The possibility of the world ending this December still makes the rounds, often as a joke. Very few people believe it will happen, and certainly no Mayan ever predicted such a thing. But the idea caught on for an obvious reason: we do appear to be at the end of some kind of cycle.
Then again, we’re also at the start of another.
While there may be morbid comfort in the idea that the world might end, an emerging new world should be much more comforting. That’s why the K-Wave concept is likely to catch on. This theory is not only more hopeful, it’s robust enough to explain an awful lot about our world from investing to generational identification – and more.
The name “K-Wave” comes from Nikolai Kondratieff, a Russian economist who helped craft the Soviet Union’s first 5 Year Plan. He took a long view of history and fitted his efforts for the Motherland into a grander plan. In 1926 he published his master work, “Long Waves in Economic Life”. Analyzing history back into biblical times, he saw cycles of growth and stagnation fitting cycles of roughly every 52 years that matched the turn of the seasons. This appeared contrary to the revolutionary dogma of his nation. Kondratieff was sent to the Gulag, the natural destination for free thinkers and other trouble makers, and apparently died there in 1938.
The idea caught on in the West after WWII when it became clear that his predictions were accurate, and the term K-Wave entered economic thought. His seasons, about 13 years each, are as follows:
Spring – Inflationary Growth – a period when opportunities abound and there is no shortage of money to invest in them.
Summer – Stagflation – the new opportunities exhaust themselves but the inflation caused by a lot of cash continues.
Autumn – Deflationary Growth – everything settles down and the population lives fat and happy for a while.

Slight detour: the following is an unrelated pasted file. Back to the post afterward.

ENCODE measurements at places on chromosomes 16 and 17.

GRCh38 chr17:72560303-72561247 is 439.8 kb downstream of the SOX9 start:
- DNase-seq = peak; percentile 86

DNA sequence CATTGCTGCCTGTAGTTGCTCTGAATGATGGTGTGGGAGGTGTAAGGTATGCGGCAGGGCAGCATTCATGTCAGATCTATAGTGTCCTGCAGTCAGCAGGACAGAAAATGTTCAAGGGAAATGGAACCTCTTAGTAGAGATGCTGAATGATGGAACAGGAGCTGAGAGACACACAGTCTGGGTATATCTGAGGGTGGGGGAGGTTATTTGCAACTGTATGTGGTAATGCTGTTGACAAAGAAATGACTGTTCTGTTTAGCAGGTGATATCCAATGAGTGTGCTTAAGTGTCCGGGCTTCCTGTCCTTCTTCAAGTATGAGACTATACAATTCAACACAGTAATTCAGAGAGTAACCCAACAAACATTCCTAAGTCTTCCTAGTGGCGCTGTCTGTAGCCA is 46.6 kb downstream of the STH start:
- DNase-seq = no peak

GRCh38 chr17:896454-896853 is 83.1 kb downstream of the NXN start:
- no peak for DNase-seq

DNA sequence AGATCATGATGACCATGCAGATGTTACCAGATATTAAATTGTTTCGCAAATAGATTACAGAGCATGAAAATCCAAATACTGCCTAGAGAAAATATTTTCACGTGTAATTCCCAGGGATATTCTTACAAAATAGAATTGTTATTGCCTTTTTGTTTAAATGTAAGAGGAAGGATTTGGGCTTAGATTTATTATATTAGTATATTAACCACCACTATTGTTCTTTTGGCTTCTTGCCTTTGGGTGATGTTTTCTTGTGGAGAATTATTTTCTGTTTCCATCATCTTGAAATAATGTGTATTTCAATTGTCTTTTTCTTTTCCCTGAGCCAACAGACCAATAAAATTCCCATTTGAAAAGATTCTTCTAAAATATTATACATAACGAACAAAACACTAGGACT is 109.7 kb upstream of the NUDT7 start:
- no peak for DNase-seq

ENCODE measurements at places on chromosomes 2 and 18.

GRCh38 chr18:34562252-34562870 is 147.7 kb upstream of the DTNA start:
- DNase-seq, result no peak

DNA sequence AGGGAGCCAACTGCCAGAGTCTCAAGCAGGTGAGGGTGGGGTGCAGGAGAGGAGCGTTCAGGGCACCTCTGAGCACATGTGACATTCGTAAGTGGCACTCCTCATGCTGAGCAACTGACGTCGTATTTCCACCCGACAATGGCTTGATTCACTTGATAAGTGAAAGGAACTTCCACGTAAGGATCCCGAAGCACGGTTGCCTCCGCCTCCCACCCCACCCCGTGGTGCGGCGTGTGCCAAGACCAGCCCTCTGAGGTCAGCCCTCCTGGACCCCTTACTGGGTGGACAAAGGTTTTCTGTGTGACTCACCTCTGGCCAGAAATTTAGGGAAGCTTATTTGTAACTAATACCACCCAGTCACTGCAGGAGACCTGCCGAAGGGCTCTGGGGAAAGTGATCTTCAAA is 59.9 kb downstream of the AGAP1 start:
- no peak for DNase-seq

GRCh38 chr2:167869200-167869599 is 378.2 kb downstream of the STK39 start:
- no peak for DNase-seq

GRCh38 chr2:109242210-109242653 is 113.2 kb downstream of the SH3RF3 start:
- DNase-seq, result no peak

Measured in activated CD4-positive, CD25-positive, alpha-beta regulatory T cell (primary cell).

Winter – Depression – The excesses of the Autumn harvest become unsustainable and everything collapses.
The most common way of reporting K-Wave theory is its most practical application, “secular market analysis”. Secular refers to something that is so long-term it appears permanent, and the markets in question are the stock markets. The idea is that we go from a long term Bull Market with large gains for little thought into a Bear market where everyone is so scared that even good stocks can’t get respect. It’s also known simply as “business cycles”. Here is a chart of the Dow Jones Industrial average since 1900, separated into secular Bull and Bear Markets:
|Secular Bear||Duration||Avg Yearly Ret||Secular Bull||Duration||Avg Yearly Ret|
Several features stand out immediately. The first is that the Bull markets are the Spring and Autumn described by Kondratieff, with the Bears the Summer and Winter. These “seasons” are also much longer than 13 years each – indeed, there was 71 years between the Depressions of 1929 and 2000-2001 in this example. And yes, K-Wave analysis does support the idea that we now ending a Depression of sorts, the one I call a “Managed Depression”.
Why is the period longer than Kondratieff’s original analysis? Once again, K-Wave cycles go to the start of recorded history. It appears to be that as we are living longer, the cycles repeat themselves on roughly a human lifespan. It appears that they are based on our ability to forget what our Grandparents were trying to tell us. Take a look at the same chart and see how the last year of “seasons” roughly correlates with generational identification:
This is the point at which K-Wave analysis becomes tricky. If you do your own research on the topic you’ll find many websites that are full of lengthy and dense prose and tightly annotated graphs. It’s easy to conclude that K-Wave theory is something for nutcases. But it is critical to note that secular market theory is generally accepted by prudent investors that have been around for a while.
The problem is that K-Waves explain so much that their acolytes tend to become mired in the details that fit their analysis. They fit the “Life in Hell” comic strip about types of Professors, including the “Single Theory to Explain Everything Maniac” – the warning is that the theory may be correct. The general version of the theory, taken to an extreme, does have its detractors.
What we can say is that the actual Depression is probably lifting today, although we can’t be sure where history will end it until it is catalogued and named in popular culture. The Spring will arrive sometime later, probably around 2017 unless something awful happens in the meantime. Hard times do not last forever.
The world isn’t ending, although to a Midwesterner it may feel that way when the blizzards arrive on a typical March. It’s about to begin again as a new world, one where even longer cycles that take up multiple K-Wave years lift other nations into prominence. But that is another topic altogether.